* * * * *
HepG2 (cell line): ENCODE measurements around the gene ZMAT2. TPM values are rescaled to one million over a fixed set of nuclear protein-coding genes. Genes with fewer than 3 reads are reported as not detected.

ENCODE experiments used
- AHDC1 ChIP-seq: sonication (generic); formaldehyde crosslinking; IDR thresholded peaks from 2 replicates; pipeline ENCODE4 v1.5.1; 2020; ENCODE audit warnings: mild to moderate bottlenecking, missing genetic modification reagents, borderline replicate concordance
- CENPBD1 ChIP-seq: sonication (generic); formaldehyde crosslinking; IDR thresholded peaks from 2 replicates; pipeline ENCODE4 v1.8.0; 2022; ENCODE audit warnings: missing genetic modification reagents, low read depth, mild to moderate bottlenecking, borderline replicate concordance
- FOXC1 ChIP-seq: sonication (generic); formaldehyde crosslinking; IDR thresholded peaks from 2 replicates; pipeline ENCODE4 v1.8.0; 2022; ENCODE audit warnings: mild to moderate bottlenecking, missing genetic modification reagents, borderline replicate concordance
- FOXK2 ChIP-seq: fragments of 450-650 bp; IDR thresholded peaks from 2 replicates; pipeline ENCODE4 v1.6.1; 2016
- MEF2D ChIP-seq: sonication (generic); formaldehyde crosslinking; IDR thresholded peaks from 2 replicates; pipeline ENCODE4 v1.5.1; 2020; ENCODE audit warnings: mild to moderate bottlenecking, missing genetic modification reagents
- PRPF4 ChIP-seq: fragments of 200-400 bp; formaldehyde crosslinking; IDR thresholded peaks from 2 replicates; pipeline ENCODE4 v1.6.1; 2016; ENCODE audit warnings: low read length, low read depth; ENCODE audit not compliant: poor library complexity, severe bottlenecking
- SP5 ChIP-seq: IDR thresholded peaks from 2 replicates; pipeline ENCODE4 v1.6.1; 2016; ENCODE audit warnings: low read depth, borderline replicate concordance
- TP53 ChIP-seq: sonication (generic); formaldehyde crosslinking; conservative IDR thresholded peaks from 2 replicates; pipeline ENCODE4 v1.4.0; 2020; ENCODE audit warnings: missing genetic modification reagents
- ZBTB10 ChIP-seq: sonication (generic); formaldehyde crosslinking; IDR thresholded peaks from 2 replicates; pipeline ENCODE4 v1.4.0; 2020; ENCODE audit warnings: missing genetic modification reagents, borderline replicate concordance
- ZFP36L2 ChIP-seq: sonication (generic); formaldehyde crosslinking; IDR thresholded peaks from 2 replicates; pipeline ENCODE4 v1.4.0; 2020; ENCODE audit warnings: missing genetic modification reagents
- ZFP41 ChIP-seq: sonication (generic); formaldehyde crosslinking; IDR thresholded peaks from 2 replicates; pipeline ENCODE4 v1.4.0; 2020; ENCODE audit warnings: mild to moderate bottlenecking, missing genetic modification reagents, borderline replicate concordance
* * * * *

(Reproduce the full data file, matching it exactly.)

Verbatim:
HepG2 (cell line): ENCODE measurements around the gene ZMAT2. TPM values are rescaled to one million over a fixed set of nuclear protein-coding genes. Genes with fewer than 3 reads are reported as not detected.

ENCODE experiments used
- AHDC1 ChIP-seq: sonication (generic); formaldehyde crosslinking; IDR thresholded peaks from 2 replicates; pipeline ENCODE4 v1.5.1; 2020; ENCODE audit warnings: mild to moderate bottlenecking, missing genetic modification reagents, borderline replicate concordance
- CENPBD1 ChIP-seq: sonication (generic); formaldehyde crosslinking; IDR thresholded peaks from 2 replicates; pipeline ENCODE4 v1.8.0; 2022; ENCODE audit warnings: missing genetic modification reagents, low read depth, mild to moderate bottlenecking, borderline replicate concordance
- FOXC1 ChIP-seq: sonication (generic); formaldehyde crosslinking; IDR thresholded peaks from 2 replicates; pipeline ENCODE4 v1.8.0; 2022; ENCODE audit warnings: mild to moderate bottlenecking, missing genetic modification reagents, borderline replicate concordance
- FOXK2 ChIP-seq: fragments of 450-650 bp; IDR thresholded peaks from 2 replicates; pipeline ENCODE4 v1.6.1; 2016
- MEF2D ChIP-seq: sonication (generic); formaldehyde crosslinking; IDR thresholded peaks from 2 replicates; pipeline ENCODE4 v1.5.1; 2020; ENCODE audit warnings: mild to moderate bottlenecking, missing genetic modification reagents
- PRPF4 ChIP-seq: fragments of 200-400 bp; formaldehyde crosslinking; IDR thresholded peaks from 2 replicates; pipeline ENCODE4 v1.6.1; 2016; ENCODE audit warnings: low read length, low read depth; ENCODE audit not compliant: poor library complexity, severe bottlenecking
- SP5 ChIP-seq: IDR thresholded peaks from 2 replicates; pipeline ENCODE4 v1.6.1; 2016; ENCODE audit warnings: low read depth, borderline replicate concordance
- TP53 ChIP-seq: sonication (generic); formaldehyde crosslinking; conservative IDR thresholded peaks from 2 replicates; pipeline ENCODE4 v1.4.0; 2020; ENCODE audit warnings: missing genetic modification reagents
- ZBTB10 ChIP-seq: sonication (generic); formaldehyde crosslinking; IDR thresholded peaks from 2 replicates; pipeline ENCODE4 v1.4.0; 2020; ENCODE audit warnings: missing genetic modification reagents, borderline replicate concordance
- ZFP36L2 ChIP-seq: sonication (generic); formaldehyde crosslinking; IDR thresholded peaks from 2 replicates; pipeline ENCODE4 v1.4.0; 2020; ENCODE audit warnings: missing genetic modification reagents
- ZFP41 ChIP-seq: sonication (generic); formaldehyde crosslinking; IDR thresholded peaks from 2 replicates; pipeline ENCODE4 v1.4.0; 2020; ENCODE audit warnings: mild to moderate bottlenecking, missing genetic modification reagents, borderline replicate concordance